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ANIMALS CAN GET HARMED

Birds, fish and shellfish can mistake plastic for food or get caught in it.

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EACH YEAR

100,000 animals in the sea are killed by plastic.
One in three sea turtles, and around 90% of seabirds, have eaten it. 

 

THE PREDICTION

By 2050, the amount of plastic in the ocean
will weigh more than the amount of fish in the ocean.

Colored Garbage Can

MOST TYPES OF PLASTIC ARE IN FACT RECYCLABLE

but most municipal governments do not have the infrastructure in place to carry out this energy-intensive process. Recycling plastic not only requires large amounts of energy but also uses large quantities of water.

PRODUCTION PROCESS IS ONE OF THE LEADING CAUSES OF GLOBAL WARMING

While getting rid of plastic waste is one of the primary environmental problems, the production process is a leading cause of carbon emissions contributing to global warming. It takes a lot of energy and resources to make plastic, with more than 90% being produced from fossil fuel resources.

Source: grist.org

WATER IN BOTTLES TAKES 2000 X ENERGY THAN TAP WATER!

Experts believe that if current trends continue, in 30 years’ time 20% of global oil consumption and 15% of global carbon emissions will be associated with plastic production. Creating bottled water takes 2000 times the energy than it does to produce tap water! (Wonderopolis).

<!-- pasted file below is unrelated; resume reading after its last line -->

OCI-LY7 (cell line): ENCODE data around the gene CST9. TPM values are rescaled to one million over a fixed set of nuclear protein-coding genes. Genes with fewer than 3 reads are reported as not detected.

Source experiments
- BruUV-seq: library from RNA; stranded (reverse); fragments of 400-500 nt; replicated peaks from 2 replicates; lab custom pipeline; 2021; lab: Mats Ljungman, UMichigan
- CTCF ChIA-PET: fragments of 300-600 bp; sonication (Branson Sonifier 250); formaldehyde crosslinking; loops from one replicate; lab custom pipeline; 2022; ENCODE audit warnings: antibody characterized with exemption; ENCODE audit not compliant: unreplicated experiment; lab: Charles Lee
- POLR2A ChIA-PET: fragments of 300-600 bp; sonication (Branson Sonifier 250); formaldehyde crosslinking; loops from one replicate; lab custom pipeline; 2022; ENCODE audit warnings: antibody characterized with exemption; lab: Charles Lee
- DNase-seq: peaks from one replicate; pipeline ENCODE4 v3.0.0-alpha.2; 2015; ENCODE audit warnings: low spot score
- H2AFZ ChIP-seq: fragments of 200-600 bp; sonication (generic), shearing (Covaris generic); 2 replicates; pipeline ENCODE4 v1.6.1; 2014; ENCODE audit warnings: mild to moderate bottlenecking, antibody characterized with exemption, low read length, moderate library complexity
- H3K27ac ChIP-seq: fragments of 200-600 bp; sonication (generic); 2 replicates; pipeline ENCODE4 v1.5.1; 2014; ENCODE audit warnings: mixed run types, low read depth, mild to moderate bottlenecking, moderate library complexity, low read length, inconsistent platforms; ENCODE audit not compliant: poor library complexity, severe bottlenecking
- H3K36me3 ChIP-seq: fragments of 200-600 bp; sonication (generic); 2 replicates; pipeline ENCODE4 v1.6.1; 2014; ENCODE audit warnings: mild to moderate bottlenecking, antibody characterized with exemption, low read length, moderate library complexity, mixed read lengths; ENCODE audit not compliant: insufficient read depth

IT DOESN’T ROT LIKE PAPER OR FOOD!

The problem with plastic is that most of it isn’t biodegradable. It doesn’t rot, like paper or food, so instead it can hang around in the environment for hundreds of years. Each year, 400 million tonnes of plastic is produced and 40% of that is single-use – plastic we’ll only use once before it’s binned. More than eight million tonnes of plastic enters the world’s oceans each year and most of that escapes from land.

Biodegradability of Plastic Bottles

450 YEARS TO BIODEGRADE

Plastic waste is fast becoming a widely recognised problem. Plastic can take hundreds of years to biodegrade. It takes up valuable space in landfill sites and is polluting the natural environment, having a significant impact on our oceans. One of our biggest threats to our ocean, rivers and lakes!

GREAT PACIFIC GARBAGE PATCH

Current Situation with our Oceans
Great Pacific Garbage Patch

Once these plastics enter the gyre, they are unlikely to leave the area until they degrade into smaller microplastics under the effects of sun, waves and marine life. As more and more plastics are discarded into the environment, microplastic concentration in the will only continue to increase.

The Great Pacific Garbage Patch (GPGP) is the largest of the five offshore plastic accumulation zones in the world’s oceans.
It is located halfway between Hawaii and California.

TRY YOUR BEST TO AVOID: